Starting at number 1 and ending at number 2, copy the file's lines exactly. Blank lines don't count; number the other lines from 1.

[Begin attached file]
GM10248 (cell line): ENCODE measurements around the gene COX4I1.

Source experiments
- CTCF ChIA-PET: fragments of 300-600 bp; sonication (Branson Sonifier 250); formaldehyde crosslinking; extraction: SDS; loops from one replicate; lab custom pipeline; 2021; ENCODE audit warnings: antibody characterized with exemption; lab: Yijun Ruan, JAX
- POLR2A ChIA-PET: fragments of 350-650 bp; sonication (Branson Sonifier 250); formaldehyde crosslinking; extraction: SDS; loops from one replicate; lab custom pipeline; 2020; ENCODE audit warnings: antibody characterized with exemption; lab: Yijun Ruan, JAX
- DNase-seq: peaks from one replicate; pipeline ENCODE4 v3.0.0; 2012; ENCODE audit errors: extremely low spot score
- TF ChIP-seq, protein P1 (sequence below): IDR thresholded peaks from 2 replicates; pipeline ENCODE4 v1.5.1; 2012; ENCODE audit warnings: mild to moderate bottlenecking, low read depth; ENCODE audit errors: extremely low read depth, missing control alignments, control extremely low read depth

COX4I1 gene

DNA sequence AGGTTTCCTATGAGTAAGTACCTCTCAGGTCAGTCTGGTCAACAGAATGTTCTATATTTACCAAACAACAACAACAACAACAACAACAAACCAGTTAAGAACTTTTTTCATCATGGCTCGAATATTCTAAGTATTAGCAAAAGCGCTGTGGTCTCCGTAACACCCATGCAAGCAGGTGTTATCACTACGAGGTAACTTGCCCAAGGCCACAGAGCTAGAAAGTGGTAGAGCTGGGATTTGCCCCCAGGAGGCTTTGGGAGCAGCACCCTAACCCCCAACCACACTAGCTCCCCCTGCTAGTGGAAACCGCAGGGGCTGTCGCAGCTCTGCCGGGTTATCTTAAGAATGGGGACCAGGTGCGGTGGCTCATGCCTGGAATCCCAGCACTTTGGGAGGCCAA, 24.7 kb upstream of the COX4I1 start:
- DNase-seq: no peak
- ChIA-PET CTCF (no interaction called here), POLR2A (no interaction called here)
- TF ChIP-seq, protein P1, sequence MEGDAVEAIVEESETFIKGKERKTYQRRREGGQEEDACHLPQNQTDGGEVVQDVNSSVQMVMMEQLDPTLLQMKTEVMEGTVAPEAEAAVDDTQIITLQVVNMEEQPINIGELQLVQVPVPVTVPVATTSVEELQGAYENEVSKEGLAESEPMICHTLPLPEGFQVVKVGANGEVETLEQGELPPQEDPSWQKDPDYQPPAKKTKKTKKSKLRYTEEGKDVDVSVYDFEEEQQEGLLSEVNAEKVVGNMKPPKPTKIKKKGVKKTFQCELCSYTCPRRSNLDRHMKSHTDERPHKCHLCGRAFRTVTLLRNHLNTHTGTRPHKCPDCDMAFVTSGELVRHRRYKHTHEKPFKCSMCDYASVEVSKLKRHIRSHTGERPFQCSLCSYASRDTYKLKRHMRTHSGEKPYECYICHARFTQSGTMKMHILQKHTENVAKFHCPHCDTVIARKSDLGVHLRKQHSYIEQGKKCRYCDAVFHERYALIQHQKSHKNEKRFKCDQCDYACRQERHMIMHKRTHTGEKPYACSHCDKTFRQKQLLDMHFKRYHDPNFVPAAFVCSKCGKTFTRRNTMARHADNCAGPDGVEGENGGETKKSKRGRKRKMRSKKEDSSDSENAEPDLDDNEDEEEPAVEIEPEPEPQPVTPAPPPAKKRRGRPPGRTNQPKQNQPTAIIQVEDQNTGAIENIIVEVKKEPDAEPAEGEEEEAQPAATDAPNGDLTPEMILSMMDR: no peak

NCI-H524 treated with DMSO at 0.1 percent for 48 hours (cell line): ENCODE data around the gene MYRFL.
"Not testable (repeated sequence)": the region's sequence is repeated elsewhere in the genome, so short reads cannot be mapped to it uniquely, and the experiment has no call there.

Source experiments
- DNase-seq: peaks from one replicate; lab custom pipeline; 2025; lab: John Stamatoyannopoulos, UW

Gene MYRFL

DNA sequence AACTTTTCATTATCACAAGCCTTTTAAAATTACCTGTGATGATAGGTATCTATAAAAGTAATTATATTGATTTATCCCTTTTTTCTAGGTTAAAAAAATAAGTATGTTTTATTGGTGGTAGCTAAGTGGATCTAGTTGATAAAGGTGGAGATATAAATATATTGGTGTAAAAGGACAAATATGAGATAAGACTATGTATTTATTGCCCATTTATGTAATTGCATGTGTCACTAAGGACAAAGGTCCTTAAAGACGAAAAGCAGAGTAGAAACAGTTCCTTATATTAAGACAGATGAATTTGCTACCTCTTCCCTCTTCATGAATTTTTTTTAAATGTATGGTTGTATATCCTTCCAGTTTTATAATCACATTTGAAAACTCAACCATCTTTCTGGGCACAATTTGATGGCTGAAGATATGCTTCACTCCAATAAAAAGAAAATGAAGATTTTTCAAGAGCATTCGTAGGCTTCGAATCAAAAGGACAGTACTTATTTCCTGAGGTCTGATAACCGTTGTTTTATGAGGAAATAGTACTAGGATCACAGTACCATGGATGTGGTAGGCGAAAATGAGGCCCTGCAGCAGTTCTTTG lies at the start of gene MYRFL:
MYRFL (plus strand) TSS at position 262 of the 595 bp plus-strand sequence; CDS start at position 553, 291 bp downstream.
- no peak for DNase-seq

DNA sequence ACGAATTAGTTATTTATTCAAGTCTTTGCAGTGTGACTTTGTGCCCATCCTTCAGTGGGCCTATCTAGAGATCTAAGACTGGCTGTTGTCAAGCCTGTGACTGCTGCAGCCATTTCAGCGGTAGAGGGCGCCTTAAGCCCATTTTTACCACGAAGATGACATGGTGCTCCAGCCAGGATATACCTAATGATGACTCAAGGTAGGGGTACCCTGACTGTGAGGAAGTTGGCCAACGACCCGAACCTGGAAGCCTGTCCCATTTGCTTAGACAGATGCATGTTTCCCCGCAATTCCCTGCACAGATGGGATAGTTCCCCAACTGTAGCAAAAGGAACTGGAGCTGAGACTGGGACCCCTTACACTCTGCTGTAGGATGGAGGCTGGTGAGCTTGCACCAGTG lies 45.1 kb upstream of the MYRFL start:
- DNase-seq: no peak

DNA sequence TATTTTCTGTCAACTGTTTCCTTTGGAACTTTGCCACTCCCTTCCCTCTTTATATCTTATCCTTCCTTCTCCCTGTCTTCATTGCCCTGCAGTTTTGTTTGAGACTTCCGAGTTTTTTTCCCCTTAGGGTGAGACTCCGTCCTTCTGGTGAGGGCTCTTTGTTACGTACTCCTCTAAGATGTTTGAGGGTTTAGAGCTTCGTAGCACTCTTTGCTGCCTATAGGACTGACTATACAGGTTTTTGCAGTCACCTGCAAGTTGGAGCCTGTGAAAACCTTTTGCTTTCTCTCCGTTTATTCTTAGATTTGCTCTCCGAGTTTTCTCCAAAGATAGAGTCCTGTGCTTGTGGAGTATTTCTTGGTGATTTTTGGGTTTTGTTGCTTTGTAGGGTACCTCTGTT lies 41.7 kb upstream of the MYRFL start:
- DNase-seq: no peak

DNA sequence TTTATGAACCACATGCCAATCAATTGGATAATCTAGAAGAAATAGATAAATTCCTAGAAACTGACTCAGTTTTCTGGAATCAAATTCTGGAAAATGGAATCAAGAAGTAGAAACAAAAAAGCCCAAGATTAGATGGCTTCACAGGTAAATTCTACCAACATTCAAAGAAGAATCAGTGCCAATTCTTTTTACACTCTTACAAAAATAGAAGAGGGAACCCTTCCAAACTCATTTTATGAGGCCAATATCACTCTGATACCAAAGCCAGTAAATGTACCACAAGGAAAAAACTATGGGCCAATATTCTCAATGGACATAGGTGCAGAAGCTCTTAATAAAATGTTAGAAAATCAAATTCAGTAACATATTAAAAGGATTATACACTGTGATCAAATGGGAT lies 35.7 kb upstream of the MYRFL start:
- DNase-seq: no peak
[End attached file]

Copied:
GM10248 (cell line): ENCODE measurements around the gene COX4I1.

Source experiments